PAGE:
Causes and Implications
A number of economic misfortunes that started in 2002 created a European fiscal dilemma, including increasing debt experienced by the banks and governments of several European countries. It is believed that the uncontrolled debt led to the fiscal predicament that extended to grave proportions. Currently, at least 16 European countries are in debt. Among the countries most affected are Greece, Spain, Ireland, and Portugal. All of the countries in the Eurozone share a monetary currency called the Euro Dollar and have closely connected economies. Implications that have come about as a result of the Euro debt crisis may include Economic changes in Europe, Government bailouts, Stress to banking systems, and further economic deterioration.
Role of the imf
The IMF could play a very useful role in any comprehensive solution by providing some of the firepower to reassure the markets, and, more importantly, by supplying discipline to the execution of the rescue plans through enforcing conditionality on loan disbursements. The staff of the International Monetary Fund said in its latest assessment that the crisis in the euro area has reached a critical stage, and urged the 17 countries of the Eurozone to remain strongly committed to a vigorous and complete monetary union, including a unified banking system and more fiscal integration. The IMF has offered solutions for short term support to the Eurozone debt crisis with actions such as:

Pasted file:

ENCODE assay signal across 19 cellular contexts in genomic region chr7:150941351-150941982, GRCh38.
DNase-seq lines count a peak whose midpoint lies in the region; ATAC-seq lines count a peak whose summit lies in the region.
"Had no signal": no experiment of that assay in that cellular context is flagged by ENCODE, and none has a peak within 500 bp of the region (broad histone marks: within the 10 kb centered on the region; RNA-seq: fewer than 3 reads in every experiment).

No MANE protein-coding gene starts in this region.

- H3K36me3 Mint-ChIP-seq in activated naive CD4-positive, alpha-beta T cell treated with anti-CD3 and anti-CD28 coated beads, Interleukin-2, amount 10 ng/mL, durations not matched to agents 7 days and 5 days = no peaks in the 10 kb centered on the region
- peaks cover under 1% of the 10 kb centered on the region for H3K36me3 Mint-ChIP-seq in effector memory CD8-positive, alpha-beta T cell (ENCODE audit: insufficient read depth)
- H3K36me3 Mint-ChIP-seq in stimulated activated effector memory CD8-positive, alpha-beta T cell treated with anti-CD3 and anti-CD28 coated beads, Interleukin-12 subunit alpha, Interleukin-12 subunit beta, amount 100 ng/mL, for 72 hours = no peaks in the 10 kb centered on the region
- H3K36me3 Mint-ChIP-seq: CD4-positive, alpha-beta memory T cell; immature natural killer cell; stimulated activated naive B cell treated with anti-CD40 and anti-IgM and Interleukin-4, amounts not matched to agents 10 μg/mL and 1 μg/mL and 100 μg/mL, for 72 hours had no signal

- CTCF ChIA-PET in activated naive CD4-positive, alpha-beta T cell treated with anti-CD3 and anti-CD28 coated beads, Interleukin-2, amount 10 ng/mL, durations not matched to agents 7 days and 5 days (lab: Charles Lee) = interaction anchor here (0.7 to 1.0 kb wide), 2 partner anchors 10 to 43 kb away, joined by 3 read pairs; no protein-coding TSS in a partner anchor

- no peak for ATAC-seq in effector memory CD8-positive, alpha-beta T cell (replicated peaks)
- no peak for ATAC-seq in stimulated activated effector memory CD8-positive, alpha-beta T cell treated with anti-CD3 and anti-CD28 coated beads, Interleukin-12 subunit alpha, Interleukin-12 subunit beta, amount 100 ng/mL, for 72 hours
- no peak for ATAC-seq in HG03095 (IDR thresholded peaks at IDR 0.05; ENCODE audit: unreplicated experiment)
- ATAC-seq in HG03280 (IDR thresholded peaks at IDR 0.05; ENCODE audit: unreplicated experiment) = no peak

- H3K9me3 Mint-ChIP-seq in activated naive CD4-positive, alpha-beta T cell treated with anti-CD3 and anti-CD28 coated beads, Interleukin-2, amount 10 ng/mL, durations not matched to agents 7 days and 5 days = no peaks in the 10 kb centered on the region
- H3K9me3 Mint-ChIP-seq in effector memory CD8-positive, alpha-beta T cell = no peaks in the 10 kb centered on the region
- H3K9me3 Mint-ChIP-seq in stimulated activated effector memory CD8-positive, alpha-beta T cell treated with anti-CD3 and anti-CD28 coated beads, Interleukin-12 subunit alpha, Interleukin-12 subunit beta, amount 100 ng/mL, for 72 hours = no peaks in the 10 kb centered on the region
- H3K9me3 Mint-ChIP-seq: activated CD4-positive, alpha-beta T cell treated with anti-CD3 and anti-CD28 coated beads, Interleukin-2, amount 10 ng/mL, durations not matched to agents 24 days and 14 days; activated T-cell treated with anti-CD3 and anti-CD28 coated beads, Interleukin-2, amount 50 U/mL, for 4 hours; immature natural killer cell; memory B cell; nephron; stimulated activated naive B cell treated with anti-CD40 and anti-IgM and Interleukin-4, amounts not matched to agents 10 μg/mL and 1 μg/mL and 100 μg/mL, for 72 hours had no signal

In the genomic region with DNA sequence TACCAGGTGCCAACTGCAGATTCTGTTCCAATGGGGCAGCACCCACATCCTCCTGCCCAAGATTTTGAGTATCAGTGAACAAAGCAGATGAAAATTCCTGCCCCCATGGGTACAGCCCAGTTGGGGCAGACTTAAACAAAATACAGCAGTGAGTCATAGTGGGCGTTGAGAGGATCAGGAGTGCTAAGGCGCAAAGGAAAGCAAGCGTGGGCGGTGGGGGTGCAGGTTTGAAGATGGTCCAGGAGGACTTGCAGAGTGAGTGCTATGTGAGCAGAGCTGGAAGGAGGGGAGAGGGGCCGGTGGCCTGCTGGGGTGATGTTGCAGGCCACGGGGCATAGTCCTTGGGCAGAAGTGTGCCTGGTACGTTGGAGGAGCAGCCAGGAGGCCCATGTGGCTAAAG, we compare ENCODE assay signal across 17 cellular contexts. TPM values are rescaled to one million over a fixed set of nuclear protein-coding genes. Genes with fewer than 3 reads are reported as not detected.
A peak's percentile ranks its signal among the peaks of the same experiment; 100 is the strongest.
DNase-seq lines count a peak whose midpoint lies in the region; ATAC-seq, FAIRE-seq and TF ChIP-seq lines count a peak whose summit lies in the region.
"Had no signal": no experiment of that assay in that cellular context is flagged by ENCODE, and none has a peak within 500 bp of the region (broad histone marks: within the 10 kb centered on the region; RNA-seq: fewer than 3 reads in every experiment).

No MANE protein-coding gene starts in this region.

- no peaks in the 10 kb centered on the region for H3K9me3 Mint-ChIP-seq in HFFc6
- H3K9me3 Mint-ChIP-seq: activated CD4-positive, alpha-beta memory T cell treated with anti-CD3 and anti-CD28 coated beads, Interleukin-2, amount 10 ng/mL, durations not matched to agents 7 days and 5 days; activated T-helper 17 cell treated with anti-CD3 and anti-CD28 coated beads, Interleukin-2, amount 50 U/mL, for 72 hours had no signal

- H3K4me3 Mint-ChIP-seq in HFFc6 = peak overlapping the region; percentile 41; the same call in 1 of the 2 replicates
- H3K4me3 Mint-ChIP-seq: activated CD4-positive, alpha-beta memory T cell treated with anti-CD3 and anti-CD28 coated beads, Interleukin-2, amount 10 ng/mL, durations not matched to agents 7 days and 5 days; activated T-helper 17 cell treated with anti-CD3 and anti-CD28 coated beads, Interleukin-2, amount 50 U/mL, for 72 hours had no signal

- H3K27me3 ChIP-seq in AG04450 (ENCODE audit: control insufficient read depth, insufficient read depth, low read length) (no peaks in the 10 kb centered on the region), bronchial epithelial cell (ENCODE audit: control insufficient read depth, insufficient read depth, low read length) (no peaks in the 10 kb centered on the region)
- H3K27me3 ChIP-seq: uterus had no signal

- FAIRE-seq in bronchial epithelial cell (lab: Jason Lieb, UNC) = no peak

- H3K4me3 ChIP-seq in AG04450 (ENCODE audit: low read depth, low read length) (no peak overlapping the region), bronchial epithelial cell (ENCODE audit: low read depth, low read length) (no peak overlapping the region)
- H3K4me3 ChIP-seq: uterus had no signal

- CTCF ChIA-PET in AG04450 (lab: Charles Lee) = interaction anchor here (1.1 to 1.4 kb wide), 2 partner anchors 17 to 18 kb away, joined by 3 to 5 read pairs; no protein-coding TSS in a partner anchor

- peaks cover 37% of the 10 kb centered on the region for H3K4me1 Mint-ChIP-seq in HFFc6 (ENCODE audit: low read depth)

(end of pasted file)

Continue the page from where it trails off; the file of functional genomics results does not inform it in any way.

Implementing fiscal consolidation decisively and credibly where market pressure is high, but more gradually elsewhere to help support demand in the region. Committing to a more accommodative monetary policy for an extended period.
Recapitalizing the weak banks through direct support from the European Financial Stability Facility and European Stability Mechanism resources, to address the adverse feedback loop between sovereign and banking stress at the national level.
The IMF has also made other useful recommendations to amend the problems facing the Eurozone:
Determined collective commitment needed
The IMF recognized the importance of the actions that have been taken to resolve the crisis, including the European Central Bank’s special liquidity interventions, the larger European and global firewall, the adoption of the Fiscal Compact, and the national governments’ commitment to fiscal consolidation and debt sustainability.
Low growth rates and rising market stress are hindering the reduction in debt levels, the IMF warned, adding that contagion from further escalation of the crisis would have a substantial global impact, especially on neighboring European